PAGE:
1) Curated List of High Schools ("Fast Facts"): this group received a middle school-specific concise listing of 26 geographically proximate high schools with graduation rates above 75%, along with travel time information, the graduation rate, and information about how to apply. In cross-randomization within this group, students received either a digital or paper version of the tool. A further cross-randomization made slight variations to the high school list. A third of high school lists included a caution about two nearby high schools that had low graduation rates and a third of the lists included a caution about two nearby high schools that had low admissions rates.

2) Personalized Information about High Schools from a School Choice “App”: this group received a guided introduction to an interactive smartphone/web-based tool designed to help students translate their preferences into a list of school recommendations. The app serves as a guided search tool, prompting students to identify their current middle school and their preferences for commute time, academic interests, and extra-curricular interests. It then generates a list of schools, along with performance data, that students can save, share, and explore further.

3) General Information about High Schools from a Searchable Directory ("School Finder"): This group received a guided introduction to the NYCDOE SchoolFinder, a search engine for finding high schools launched in the 2016-17 high school admissions cycle. Since all students had access to this tool (including in the control group), this group allows us to test the effect of the supportive materials that were offered as part of the intervention.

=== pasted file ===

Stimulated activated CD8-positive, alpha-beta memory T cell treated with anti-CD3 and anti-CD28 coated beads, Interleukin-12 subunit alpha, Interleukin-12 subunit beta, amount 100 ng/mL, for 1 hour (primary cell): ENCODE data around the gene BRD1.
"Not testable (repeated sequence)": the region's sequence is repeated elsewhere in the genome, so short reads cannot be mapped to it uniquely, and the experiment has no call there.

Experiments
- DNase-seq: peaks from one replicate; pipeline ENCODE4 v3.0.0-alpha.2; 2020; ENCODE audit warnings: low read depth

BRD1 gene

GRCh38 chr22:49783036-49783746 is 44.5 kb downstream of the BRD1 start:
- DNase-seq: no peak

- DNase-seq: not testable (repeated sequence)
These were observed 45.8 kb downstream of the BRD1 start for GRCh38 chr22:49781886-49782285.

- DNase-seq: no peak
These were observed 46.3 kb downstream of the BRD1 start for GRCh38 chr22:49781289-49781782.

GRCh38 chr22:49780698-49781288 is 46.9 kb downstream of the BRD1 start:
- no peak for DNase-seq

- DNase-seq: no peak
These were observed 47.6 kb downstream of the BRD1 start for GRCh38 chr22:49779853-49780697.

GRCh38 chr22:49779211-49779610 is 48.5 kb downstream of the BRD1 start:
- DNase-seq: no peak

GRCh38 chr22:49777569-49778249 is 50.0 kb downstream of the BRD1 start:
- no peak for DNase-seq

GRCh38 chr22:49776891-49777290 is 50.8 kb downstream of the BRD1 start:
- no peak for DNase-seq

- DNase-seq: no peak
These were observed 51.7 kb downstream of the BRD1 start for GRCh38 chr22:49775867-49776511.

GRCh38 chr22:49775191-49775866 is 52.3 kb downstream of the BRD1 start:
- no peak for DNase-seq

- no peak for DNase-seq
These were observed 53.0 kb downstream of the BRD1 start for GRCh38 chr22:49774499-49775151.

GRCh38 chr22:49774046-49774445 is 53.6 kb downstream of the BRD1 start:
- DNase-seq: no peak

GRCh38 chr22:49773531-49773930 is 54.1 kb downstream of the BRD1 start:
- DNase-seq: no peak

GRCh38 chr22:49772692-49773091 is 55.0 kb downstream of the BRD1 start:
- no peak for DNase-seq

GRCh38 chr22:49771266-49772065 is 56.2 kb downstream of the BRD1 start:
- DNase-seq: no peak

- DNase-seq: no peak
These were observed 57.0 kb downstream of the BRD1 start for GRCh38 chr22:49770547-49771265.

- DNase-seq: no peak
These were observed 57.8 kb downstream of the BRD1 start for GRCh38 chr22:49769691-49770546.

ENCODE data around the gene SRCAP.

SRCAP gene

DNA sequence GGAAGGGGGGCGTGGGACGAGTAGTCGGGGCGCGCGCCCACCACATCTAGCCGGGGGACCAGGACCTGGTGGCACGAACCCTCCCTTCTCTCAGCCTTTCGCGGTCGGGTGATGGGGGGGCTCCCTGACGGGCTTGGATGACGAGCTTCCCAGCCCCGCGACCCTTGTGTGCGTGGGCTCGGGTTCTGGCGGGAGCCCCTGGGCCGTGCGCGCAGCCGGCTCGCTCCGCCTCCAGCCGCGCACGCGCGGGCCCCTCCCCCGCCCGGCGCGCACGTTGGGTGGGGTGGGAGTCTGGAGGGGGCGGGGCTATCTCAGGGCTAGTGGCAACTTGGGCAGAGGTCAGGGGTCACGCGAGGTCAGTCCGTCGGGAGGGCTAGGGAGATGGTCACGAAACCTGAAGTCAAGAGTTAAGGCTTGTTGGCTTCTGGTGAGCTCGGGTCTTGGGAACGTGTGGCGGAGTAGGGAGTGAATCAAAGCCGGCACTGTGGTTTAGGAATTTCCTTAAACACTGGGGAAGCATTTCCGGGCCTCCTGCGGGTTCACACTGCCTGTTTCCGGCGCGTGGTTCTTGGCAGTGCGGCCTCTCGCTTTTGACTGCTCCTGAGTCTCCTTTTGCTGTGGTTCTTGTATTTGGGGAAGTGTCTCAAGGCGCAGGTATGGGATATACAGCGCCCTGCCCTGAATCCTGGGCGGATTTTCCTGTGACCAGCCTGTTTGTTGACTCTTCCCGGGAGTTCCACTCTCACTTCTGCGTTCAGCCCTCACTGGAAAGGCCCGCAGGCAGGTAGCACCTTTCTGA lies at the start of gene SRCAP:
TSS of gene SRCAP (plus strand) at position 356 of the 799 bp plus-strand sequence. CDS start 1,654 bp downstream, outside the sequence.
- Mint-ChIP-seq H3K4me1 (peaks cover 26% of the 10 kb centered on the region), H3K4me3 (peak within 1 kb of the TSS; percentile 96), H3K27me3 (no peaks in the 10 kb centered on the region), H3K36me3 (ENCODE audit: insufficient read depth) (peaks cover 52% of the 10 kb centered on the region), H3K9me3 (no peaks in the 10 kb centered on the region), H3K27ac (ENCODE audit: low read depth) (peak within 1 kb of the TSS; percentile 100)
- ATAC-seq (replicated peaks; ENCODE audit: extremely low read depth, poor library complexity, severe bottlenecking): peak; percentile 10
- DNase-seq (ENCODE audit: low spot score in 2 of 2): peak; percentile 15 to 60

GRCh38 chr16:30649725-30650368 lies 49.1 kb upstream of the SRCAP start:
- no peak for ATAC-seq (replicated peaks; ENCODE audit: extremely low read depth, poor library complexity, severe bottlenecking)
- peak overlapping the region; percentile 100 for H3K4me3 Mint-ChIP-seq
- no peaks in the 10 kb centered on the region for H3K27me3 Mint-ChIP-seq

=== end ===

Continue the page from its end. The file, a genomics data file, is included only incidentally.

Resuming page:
Intervention Start Date
Intervention End Date

Primary Outcomes

Primary Outcomes (end points)
a. High school choice outcomes (for 1st, top 3, and all choices; matched school; and enrolled school)
i. School presence on the Fast Facts and/or supplementary lists
1. presence on the list
2. presence in the top or bottom half of the list
ii. High school characteristics
1. 4-year graduation rate
2. whether the graduation rate was below the Fast Facts threshold of 70%
3. travel time from the middle school to the high school
4. location in the same borough as the student’s residence
5. applications per seat in the prior year (a measure of demand)
6. admissions method (e.g. screened or limited unscreened, different types of high schools in the NYC system)
7. variability in graduation rates (the difference between the highest and lowest graduation rate of schools appearing on a student's application)
8. academic or career interest area (e.g. STEM)
9. within-application consistency in interest area, calculated as the highest percentage of choices from the same interest area
i. Other admissions process and enrollment outcomes
1. number of choices submitted (up to12)
2. open house priority status for limited unscreened programs (a lottery preference given to students who attend an event for certain schools)
3. ranking of the student by screened programs
4. whether or not the student was matched to his or her 1st choice, 1st-3rd choice, or any choice in the first round
5. participation in the second round after a successful match
6. matriculation to the matched school in 9th grade. Other outcome variables
b. Students’ academic progress and other outcomes in high school
i. Credit accumulation in 9th-12th grade, and GPA;
ii. New York State Regents exam scores and passing rates;
iii. On-time graduation;
iv. Engagement and perceptions of school (e.g. attendance rate and responses to the NYC DOE’s Learning Environment Survey)
C. Post-high school outcomes (pending data availability)
i. College enrollment, persistence, and graduation
ii. Earnings
iii. Arrest records
iv. Voter registration, voting
Primary Outcomes (explanation)